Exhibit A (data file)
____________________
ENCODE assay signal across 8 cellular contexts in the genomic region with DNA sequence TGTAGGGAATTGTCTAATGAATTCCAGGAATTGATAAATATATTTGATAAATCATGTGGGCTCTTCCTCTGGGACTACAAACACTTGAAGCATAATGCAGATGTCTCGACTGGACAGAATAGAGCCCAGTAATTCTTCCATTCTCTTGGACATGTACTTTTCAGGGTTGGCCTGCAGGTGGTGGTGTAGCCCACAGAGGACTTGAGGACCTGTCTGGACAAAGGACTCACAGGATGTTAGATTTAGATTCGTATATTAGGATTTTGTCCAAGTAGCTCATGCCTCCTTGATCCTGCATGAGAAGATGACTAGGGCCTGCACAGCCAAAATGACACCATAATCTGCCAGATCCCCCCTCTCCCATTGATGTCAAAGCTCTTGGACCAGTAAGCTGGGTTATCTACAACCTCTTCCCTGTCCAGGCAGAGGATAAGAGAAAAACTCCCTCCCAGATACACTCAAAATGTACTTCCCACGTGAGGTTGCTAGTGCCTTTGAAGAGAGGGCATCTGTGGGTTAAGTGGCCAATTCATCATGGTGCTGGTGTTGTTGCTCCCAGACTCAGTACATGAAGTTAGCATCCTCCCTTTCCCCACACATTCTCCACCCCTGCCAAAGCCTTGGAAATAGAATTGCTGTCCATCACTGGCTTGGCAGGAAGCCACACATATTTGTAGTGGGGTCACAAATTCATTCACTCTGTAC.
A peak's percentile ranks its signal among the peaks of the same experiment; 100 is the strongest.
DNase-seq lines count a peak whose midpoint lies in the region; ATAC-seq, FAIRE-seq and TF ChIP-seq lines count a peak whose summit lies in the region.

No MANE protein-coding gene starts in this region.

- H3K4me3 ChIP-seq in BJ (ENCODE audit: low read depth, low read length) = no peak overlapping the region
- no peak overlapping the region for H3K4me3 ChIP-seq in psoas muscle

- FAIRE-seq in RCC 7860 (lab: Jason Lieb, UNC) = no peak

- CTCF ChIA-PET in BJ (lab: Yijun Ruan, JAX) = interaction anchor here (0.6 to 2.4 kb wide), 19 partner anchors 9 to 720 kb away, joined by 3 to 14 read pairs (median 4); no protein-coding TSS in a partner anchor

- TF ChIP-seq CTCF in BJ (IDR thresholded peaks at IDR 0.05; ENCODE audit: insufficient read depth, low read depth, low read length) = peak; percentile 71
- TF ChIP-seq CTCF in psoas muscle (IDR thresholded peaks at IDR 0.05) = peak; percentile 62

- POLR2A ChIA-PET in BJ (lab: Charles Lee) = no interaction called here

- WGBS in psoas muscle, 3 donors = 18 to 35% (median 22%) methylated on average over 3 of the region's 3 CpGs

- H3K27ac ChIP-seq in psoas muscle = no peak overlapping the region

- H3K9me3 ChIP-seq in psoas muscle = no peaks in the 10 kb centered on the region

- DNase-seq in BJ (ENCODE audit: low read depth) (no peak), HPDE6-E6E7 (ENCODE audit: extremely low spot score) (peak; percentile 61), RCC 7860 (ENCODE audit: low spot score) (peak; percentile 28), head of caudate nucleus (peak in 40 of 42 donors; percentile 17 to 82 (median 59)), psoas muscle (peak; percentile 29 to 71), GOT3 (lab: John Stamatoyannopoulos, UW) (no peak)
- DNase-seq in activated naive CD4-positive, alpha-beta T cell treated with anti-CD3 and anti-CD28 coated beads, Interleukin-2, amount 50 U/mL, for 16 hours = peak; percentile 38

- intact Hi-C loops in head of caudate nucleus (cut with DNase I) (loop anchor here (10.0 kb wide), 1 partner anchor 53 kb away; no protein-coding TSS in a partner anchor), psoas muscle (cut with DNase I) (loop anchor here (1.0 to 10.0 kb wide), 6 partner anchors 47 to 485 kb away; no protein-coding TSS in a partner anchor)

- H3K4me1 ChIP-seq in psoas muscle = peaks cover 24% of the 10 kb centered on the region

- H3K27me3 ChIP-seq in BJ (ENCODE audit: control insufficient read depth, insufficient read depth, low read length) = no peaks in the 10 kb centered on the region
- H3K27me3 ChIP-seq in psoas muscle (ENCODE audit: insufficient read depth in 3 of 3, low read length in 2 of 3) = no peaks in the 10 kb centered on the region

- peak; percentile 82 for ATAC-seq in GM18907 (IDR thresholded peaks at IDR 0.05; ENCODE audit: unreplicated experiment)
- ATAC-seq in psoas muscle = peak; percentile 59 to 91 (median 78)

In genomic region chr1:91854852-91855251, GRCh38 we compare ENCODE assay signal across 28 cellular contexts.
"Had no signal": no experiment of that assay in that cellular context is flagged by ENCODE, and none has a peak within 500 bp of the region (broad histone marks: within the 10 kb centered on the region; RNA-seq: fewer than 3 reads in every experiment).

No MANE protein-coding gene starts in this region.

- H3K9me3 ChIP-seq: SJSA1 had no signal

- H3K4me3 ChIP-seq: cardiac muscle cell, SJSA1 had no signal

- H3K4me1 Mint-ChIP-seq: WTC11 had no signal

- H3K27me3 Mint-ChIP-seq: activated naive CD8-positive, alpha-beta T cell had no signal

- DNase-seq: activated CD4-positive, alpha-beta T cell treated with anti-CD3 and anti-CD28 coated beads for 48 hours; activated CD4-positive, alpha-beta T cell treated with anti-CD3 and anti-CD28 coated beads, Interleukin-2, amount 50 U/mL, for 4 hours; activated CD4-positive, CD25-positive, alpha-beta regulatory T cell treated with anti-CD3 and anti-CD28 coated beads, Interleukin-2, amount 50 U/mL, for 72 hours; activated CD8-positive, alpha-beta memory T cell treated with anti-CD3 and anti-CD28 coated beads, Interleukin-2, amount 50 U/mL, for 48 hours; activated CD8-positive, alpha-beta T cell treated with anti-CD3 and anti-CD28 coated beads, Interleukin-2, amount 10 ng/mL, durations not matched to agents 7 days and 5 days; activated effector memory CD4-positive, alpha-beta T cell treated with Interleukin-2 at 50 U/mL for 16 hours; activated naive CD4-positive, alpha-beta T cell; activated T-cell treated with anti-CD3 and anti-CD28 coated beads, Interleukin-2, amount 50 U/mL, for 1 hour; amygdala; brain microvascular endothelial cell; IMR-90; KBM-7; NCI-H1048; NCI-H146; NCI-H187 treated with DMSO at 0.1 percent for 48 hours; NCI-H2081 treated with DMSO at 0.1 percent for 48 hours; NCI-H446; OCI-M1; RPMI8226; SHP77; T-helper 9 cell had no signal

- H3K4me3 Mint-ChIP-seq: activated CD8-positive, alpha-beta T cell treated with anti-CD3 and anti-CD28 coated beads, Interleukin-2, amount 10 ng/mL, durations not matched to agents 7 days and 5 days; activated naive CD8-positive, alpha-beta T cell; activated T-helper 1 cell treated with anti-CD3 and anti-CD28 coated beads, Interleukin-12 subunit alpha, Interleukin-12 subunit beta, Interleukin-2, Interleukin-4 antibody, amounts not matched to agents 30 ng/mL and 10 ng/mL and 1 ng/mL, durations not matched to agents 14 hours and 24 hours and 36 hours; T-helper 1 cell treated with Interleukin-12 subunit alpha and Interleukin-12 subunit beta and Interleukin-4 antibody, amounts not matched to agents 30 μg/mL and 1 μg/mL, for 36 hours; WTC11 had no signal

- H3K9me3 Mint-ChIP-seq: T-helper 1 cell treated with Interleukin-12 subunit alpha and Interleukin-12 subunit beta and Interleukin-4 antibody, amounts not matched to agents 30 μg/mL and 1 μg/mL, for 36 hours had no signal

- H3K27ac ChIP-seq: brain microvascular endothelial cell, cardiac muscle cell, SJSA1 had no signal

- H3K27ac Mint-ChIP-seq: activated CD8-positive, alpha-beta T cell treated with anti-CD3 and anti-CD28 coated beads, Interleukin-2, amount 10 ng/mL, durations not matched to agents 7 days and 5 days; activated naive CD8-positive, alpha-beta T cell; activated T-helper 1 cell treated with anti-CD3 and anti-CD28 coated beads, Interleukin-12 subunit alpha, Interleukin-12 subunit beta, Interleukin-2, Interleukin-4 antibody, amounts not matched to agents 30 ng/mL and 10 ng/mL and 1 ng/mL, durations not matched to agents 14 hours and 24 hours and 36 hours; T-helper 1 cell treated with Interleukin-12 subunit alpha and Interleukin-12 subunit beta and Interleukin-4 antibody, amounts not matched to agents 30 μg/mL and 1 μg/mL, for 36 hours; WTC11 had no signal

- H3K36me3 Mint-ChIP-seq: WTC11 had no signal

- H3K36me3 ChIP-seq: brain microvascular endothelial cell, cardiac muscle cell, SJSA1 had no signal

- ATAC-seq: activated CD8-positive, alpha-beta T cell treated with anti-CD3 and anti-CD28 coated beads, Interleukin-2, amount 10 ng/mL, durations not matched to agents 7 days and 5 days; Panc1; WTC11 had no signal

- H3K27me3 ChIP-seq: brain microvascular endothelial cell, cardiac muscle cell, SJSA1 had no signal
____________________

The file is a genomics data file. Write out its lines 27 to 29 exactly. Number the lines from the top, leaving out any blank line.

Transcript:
- H3K4me3 ChIP-seq: cardiac muscle cell, SJSA1 had no signal

- H3K4me1 Mint-ChIP-seq: WTC11 had no signal

- H3K27me3 Mint-ChIP-seq: activated naive CD8-positive, alpha-beta T cell had no signal